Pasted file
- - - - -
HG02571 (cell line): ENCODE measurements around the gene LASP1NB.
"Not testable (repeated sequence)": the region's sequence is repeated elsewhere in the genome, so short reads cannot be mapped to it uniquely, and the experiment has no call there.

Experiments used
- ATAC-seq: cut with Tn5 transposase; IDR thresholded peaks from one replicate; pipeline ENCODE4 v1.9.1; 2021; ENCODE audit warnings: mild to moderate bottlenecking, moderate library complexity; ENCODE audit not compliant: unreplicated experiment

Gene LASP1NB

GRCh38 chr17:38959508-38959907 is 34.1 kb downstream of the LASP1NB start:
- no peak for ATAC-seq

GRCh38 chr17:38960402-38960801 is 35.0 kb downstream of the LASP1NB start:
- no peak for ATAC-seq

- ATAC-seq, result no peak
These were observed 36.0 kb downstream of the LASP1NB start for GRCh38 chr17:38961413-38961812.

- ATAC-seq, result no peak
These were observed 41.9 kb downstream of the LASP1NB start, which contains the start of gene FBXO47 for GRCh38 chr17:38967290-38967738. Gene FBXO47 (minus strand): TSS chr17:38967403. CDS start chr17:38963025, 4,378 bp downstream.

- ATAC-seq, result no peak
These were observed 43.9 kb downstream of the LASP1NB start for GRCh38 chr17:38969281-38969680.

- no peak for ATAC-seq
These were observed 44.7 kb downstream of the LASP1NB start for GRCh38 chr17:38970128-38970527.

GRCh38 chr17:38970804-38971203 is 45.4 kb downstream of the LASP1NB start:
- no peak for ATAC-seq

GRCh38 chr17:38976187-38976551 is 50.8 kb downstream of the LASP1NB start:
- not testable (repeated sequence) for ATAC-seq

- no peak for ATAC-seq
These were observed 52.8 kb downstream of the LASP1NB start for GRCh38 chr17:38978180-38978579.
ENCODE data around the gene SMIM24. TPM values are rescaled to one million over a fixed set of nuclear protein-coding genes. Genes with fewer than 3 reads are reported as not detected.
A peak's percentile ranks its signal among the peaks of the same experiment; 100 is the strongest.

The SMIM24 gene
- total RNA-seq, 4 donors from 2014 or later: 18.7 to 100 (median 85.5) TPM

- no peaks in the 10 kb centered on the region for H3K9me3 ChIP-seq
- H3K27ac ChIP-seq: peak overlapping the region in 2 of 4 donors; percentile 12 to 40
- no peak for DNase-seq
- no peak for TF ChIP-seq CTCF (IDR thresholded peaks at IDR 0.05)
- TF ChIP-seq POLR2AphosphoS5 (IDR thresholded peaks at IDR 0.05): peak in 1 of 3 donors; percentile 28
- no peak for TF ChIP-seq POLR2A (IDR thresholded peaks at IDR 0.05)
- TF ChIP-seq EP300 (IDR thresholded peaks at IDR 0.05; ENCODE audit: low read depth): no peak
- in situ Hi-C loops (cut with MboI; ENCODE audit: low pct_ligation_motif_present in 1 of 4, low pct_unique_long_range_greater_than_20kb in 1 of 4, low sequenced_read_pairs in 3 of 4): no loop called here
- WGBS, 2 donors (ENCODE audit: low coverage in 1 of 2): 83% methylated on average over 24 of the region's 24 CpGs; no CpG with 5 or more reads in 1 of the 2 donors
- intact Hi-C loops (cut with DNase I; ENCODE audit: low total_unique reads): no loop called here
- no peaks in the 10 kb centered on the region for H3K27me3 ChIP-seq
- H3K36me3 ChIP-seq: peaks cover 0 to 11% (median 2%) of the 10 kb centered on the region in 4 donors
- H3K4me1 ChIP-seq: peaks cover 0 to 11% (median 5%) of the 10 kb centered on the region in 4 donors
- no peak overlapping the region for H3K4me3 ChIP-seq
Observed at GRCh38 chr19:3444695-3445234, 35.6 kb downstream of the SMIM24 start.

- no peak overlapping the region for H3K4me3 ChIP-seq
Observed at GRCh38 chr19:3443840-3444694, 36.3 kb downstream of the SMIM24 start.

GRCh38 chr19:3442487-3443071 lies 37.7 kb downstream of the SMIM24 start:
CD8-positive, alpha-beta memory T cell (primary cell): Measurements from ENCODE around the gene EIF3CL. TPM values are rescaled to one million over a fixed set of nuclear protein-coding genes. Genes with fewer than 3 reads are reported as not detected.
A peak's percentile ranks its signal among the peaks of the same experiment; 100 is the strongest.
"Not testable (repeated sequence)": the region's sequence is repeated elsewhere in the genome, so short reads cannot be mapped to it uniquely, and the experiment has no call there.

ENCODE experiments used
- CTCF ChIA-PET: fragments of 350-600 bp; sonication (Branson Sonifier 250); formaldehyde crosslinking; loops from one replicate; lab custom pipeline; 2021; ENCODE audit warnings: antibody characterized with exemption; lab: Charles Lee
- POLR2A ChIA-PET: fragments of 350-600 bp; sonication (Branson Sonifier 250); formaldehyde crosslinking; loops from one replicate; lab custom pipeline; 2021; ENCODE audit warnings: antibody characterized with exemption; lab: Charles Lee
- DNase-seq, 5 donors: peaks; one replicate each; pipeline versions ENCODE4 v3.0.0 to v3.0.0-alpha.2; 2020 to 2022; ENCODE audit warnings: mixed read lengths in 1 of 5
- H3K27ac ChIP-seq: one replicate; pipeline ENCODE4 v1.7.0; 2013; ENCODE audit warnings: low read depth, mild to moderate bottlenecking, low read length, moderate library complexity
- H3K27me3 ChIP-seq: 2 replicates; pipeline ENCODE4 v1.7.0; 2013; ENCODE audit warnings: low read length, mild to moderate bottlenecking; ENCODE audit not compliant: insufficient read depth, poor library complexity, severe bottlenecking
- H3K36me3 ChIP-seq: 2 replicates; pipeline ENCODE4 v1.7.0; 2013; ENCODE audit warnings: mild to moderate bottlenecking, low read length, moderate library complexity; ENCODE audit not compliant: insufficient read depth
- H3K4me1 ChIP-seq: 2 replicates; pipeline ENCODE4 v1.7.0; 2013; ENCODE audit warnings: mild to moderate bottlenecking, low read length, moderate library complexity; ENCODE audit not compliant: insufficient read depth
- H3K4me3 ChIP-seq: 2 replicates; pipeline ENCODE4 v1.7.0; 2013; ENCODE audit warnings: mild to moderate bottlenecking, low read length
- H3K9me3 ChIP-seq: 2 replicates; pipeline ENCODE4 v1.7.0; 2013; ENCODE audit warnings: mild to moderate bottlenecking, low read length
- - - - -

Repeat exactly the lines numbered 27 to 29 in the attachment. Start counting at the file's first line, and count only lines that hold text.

- total RNA-seq, 4 donors from 2014 or later: 18.7 to 100 (median 85.5) TPM

- no peaks in the 10 kb centered on the region for H3K9me3 ChIP-seq
- H3K27ac ChIP-seq: peak overlapping the region in 2 of 4 donors; percentile 12 to 40